El Jarro (now apparently renamed "De Mole") is certainly a very good place to go. Try Tacos Matamoros on 5th Ave. & 47th St. in Sunset Park or Taqueria Coatzingo on Roosevelt near 76th St. in JH, or better yet walk the strip on 5th Ave. in the 40's or Roosevelt Ave. under the 7 train and check things out for yourself, or just search this board for the many many recommendations that have been made here over the years.

      2 Replies
      1. re: Woodside Al

        Nice post, thanks for mentioning the southern vs northern Mexican thing--never thought about that. I have only been to southern Mexico and I found the food at, for instance, El Jarro to be very excellently similar to what I had in Mexico, but then various Californians have said "no way" and now I understand maybe why. Also, of course, why there aren't San Diego-style fish tacos here.

        Another tip, of course, for an authentic Central/South American scene are the old Red Hook Ballfields, newly mainstreamified by the Times article this week.

        1. re: Woodside Al

          It's good that you laid some of that out for non-Californians and new-New Yorker-Californians alike. I just had a minute at 6 a.m. and dashed that off from one Southern Californian to another before going to work.

          I might add to your description that here in New York, most of the Mexican food also involves black beans instead of pintos, another change for us. Norteño food does use corn tortillas for many dishes. It's just that burritos are not really native to places like Puebla, as far as I know.

        2. Aside from the burrito thing, there is a place called El Huipil, in redhook, that is supposed to make killer posole on the weekend. Have not tried it yet.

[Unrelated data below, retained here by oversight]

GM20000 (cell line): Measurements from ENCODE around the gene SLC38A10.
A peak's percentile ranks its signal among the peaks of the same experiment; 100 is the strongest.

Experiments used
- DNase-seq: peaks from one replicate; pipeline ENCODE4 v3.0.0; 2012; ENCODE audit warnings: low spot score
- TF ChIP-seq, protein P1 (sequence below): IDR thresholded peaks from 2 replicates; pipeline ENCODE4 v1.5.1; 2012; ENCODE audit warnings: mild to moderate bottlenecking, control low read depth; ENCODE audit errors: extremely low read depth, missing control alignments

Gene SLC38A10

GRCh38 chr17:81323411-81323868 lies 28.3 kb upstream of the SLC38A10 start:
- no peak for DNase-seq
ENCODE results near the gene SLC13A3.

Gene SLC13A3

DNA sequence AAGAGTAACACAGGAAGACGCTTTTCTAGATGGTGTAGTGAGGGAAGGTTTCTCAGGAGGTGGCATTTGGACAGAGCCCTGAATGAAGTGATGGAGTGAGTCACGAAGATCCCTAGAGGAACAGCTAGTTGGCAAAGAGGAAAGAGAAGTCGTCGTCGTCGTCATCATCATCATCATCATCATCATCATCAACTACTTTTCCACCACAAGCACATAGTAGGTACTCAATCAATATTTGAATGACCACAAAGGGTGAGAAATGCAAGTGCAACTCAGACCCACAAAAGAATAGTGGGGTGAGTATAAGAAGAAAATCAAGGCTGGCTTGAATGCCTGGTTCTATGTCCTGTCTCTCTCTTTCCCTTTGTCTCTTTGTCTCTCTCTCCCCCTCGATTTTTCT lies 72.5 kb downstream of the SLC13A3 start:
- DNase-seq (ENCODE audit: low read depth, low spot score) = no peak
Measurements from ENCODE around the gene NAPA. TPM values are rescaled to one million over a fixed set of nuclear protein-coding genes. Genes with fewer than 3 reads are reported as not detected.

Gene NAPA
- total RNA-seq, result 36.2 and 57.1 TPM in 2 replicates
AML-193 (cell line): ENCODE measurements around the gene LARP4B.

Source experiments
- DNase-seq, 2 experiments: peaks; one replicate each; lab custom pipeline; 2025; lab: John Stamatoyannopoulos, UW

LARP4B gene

1. There are a lot of good taco places in Astoria (on Broadway between like 28th st and 44th st), and a few have a full menu. I've never tried burritos at any of the places but friends have before and said they were good, though I don't think they are California style. My favorite is El Potro, on Broadway and 44th street, excellent carnitas!

            1. I feel like this question comes up periodically. Somewhere on these boards, Eric Eto has a historically awesome rundown of the Mexican option along Roosevelt Avenue that's worth searching for. I'd add these recommendations in Brooklyn:

              My current Sunset Park favorite is Tacos Nuevos Mexico #3 on 5th Avenue around 45th Street or so (I may have the cross-street wrong). Fantastic tacos al pastor.

              Mexico Lindo y Que Rico on Coney Island Avenue and Albemarle has wonderful barbacoa (goat) tacos on the weekends. Nearby, Taqueria Poblano (betraying the Puebla origins, I suppose) on Church and East 8th Street has great cemitas.

              I haven't been up to the Bronx in a while, but there are a lot of Mexican options there. My sentimental favorite was Real Azteca, on 163rd Street just west of Southern Blvd. (6 train to Hunts Point). Good daily specials, great tortas.

              1 Reply
              1. re: JackS

                Jack, you need to come up here sometime for a return visit to Real Azteca. Preferably on a Friday, when there's generally birria (plus pozole and pancita.)

                Since people have been talking about the regional origins of the places mentioned here, I should add that IIRC the people who run the place are from Michoacan; I'll check on that and add a correction if needed.